We Can Do Hard Things The Podcast (2021)
by Glennon Doyle
We Can Do Hard Things the Podcast with Glennon Doyle debuted in May 2021 and is a masterclass on self-love. The podcast created by Doyle is a follow up on plans laid in her memoir Untamed (2020). Untamed inspired people to find their inner “cheetahs,” and its release created a moment of inspiration in a rather dark year. Doyle began a movement with Untamed, and her podcast feels like a natural follow up. If Untamed peeled back the curtains of Doyle’s life, her podcast completely rips the curtains from the wall. Doyle and her co host/sister Amanda Doyle do not hold anything back, and the result is powerful yet relatable. Each episode is centered around facing hard things, a mantra from Doyle’s Untamed. Topics covered range from anxiety, sex, addiction, and more. While the topics vary, each episode seems to be woven together with the common theme of self-love creating a season of episodes that feel cohesive. While Doyle’s talent as a writer goes without saying, the podcast highlights her innate ability to connect with people. Each week Doyle and her sister create a welcoming environment with their unwavering honesty. They share their struggles, battles, and fears with their listeners and the result is a podcast that feels much more like a conversation amongst friends.
While the disarming style of the podcast is refreshing to listeners, its structure is rather familiar. Each podcast opens with an introduction from Doyle, followed by a segment where Doyle and her sister (or any guest) speak, then the show ends with a Q&A portion from listeners. The format eases listeners and creates a familiar environment week after week. If the show has any pitfalls it would be the advertisements. Doyle does her best to weave them into the podcast with her excited take on each one, but they never seem to fit and just seem to take the listener away from the experience. While the format is predictable in a comforting way, the show’s topics are completely unpredictable.
Nothing is off limits; Doyle tackles each topic with a raw humility. Doyle and her sister choose to share instead of preach resulting in a podcast that feels like a weekly talk with friends. Like any good friendship, some weeks the conversation is light like the episode “Fun: What the hell is it and why do we need it?” which dives into the complicated relationship many women have with fun. Other weeks the tone is heavy, yet necessary like “Queer Freedom: How can we be both held and free?” which features Doyle’s wife Abby Wambach who shares the lasting impact growing up queer in a religious family had on her. Of course, the best talks seem to do both like “Silent Sex Queen: Why aren’t we walking about sex more?” which has both hilarious and deep discussions about sex. These talks no matter how personal still feel inclusive.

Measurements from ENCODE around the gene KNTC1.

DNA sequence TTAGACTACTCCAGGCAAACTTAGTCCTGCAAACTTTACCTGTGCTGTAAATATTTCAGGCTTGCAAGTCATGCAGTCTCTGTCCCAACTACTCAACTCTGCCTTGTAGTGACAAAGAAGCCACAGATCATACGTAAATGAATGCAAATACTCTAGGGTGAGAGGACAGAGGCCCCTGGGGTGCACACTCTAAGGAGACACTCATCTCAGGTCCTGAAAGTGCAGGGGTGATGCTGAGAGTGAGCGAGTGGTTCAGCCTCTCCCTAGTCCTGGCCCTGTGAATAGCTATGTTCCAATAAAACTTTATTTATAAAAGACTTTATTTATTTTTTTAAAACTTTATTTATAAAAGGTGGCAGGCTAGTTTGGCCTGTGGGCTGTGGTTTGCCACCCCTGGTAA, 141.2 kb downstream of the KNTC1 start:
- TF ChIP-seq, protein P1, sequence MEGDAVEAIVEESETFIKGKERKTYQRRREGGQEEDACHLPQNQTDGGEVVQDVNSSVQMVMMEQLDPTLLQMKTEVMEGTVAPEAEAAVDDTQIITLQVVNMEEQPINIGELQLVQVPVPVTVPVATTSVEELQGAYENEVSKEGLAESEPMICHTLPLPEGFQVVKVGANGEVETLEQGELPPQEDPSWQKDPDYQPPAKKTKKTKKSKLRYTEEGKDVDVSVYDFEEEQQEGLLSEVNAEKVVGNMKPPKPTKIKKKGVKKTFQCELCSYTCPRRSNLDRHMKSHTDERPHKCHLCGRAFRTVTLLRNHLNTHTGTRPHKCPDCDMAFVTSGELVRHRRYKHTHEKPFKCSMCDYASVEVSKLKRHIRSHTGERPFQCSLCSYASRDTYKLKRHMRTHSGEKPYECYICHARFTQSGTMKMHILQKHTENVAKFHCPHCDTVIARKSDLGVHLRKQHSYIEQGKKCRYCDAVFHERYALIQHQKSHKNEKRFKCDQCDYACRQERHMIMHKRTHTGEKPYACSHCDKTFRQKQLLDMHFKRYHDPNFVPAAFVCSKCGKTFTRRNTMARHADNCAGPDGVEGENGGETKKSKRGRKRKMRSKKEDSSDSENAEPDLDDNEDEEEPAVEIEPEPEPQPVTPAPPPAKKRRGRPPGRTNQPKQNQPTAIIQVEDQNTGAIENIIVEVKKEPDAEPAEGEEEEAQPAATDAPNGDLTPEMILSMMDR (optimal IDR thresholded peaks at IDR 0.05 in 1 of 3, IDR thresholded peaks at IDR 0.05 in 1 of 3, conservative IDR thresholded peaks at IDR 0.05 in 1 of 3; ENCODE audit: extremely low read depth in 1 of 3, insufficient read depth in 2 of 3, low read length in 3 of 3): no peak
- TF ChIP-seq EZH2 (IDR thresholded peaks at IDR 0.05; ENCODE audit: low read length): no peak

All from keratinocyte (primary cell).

Doyle and her sister manage to include the audience each week through the Q&A section at the end of each podcast. As each episode ends, Doyle challenges her listeners to do a “hard thing.” The hard thing portion of the podcast shows the connection Doyle has with her audience. Each hard thing is carefully selected and each episode leaves the listener feeling rejuvenated enough to tackle said hard thing. Perhaps what feels most inclusive about the podcast is Doyle’s genuine care for her audience. Doyle is wholeheartedly invested in the wellbeing of her audience and their relationships with their own selves. She tailors each episode to fit audience needs and she replies to her questions passionately. One season in and Doyle has created not just a podcast but a community.
Doyle’s podcast might have been inspired by Untamed but the podcast is for all listeners; Untamed is not a necessary precursor to listening. Doyle’s podcast is entertaining and engaging on its own, but its legacy might lie in the communal acceptance it creates for listeners. Each week Doyle reminds listeners the power of words, especially hearing one’s deepest insecurities verbalized by others. Doyle’s openness and her sister’s thoughtfulness together gives listeners a safe place to unpack struggles that are often made to feel too shameful to admit. The podcast gives listeners a sense of peace with the knowledge they are not alone in their struggles. Doyle does not have an answer for every hard thing she presents, but she gives listeners something much more important. We Can Do Hard Things the Podcast with Glennon Doyle is a true masterpiece in introspection giving listeners a chance to practice the truest form of self-love—self-acceptance.
- Autumn Andersen
California State University, Stanislaus